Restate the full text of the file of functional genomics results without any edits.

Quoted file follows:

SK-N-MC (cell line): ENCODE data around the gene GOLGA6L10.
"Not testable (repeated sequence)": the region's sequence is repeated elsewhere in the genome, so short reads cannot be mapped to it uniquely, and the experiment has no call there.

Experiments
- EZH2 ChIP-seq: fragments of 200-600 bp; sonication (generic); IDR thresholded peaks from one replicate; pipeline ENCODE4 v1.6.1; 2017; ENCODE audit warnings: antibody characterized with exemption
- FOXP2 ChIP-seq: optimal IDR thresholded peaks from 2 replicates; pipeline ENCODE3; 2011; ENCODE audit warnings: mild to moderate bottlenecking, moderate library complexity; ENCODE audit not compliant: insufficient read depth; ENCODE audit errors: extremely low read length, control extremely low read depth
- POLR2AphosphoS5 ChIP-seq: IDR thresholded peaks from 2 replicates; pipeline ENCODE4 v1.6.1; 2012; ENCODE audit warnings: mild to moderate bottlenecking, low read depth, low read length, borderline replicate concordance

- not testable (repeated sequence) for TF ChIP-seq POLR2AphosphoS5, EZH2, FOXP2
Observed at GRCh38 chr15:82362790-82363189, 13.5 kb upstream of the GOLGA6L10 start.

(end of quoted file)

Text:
SK-N-MC (cell line): ENCODE data around the gene GOLGA6L10.
"Not testable (repeated sequence)": the region's sequence is repeated elsewhere in the genome, so short reads cannot be mapped to it uniquely, and the experiment has no call there.

Experiments
- EZH2 ChIP-seq: fragments of 200-600 bp; sonication (generic); IDR thresholded peaks from one replicate; pipeline ENCODE4 v1.6.1; 2017; ENCODE audit warnings: antibody characterized with exemption
- FOXP2 ChIP-seq: optimal IDR thresholded peaks from 2 replicates; pipeline ENCODE3; 2011; ENCODE audit warnings: mild to moderate bottlenecking, moderate library complexity; ENCODE audit not compliant: insufficient read depth; ENCODE audit errors: extremely low read length, control extremely low read depth
- POLR2AphosphoS5 ChIP-seq: IDR thresholded peaks from 2 replicates; pipeline ENCODE4 v1.6.1; 2012; ENCODE audit warnings: mild to moderate bottlenecking, low read depth, low read length, borderline replicate concordance

- not testable (repeated sequence) for TF ChIP-seq POLR2AphosphoS5, EZH2, FOXP2
Observed at GRCh38 chr15:82362790-82363189, 13.5 kb upstream of the GOLGA6L10 start.